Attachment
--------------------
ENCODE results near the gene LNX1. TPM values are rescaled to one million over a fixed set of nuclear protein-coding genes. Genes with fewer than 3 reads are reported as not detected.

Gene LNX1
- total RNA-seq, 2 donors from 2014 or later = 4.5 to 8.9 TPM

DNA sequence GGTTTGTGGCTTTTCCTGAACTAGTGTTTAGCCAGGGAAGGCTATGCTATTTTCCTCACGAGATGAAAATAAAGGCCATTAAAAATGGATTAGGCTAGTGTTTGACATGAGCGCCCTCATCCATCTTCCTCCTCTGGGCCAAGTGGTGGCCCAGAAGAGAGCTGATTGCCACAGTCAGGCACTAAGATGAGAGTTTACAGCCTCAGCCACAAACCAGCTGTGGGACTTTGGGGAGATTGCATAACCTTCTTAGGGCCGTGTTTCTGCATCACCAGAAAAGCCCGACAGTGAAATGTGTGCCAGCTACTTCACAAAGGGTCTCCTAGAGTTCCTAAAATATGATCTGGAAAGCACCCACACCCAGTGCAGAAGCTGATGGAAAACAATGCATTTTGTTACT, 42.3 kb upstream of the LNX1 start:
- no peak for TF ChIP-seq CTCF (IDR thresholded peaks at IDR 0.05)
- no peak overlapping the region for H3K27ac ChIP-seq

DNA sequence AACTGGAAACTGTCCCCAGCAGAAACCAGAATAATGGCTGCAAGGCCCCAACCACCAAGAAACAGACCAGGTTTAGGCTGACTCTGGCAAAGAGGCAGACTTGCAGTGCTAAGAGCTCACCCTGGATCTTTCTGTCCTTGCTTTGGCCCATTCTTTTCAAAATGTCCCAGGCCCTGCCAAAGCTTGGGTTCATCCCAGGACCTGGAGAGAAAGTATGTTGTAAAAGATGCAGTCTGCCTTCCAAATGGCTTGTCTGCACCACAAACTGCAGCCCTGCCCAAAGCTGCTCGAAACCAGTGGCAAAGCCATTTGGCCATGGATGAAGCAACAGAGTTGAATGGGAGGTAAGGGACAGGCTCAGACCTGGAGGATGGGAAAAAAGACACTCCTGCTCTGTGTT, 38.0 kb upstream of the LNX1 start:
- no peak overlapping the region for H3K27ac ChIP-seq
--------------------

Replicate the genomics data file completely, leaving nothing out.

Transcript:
ENCODE results near the gene LNX1. TPM values are rescaled to one million over a fixed set of nuclear protein-coding genes. Genes with fewer than 3 reads are reported as not detected.

Gene LNX1
- total RNA-seq, 2 donors from 2014 or later = 4.5 to 8.9 TPM

DNA sequence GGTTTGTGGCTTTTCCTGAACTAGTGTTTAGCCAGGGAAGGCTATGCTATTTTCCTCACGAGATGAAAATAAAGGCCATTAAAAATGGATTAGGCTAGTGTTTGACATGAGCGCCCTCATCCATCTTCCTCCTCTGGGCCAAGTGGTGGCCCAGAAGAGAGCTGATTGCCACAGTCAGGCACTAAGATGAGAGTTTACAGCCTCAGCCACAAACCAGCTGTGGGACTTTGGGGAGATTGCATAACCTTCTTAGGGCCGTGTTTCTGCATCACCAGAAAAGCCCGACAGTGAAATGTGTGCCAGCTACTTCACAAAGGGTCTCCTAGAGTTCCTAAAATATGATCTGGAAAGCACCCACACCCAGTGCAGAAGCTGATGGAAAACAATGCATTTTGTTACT, 42.3 kb upstream of the LNX1 start:
- no peak for TF ChIP-seq CTCF (IDR thresholded peaks at IDR 0.05)
- no peak overlapping the region for H3K27ac ChIP-seq

DNA sequence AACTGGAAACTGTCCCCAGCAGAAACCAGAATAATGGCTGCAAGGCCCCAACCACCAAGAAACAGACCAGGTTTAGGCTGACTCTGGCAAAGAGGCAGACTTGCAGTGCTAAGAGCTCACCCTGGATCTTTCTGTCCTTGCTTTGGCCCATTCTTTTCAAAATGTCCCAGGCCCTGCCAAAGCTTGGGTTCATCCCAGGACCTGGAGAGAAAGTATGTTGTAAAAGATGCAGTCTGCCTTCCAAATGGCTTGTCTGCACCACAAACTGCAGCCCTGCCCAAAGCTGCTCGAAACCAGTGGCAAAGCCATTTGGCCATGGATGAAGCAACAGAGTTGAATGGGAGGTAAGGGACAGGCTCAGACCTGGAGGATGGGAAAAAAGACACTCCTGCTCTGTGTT, 38.0 kb upstream of the LNX1 start:
- no peak overlapping the region for H3K27ac ChIP-seq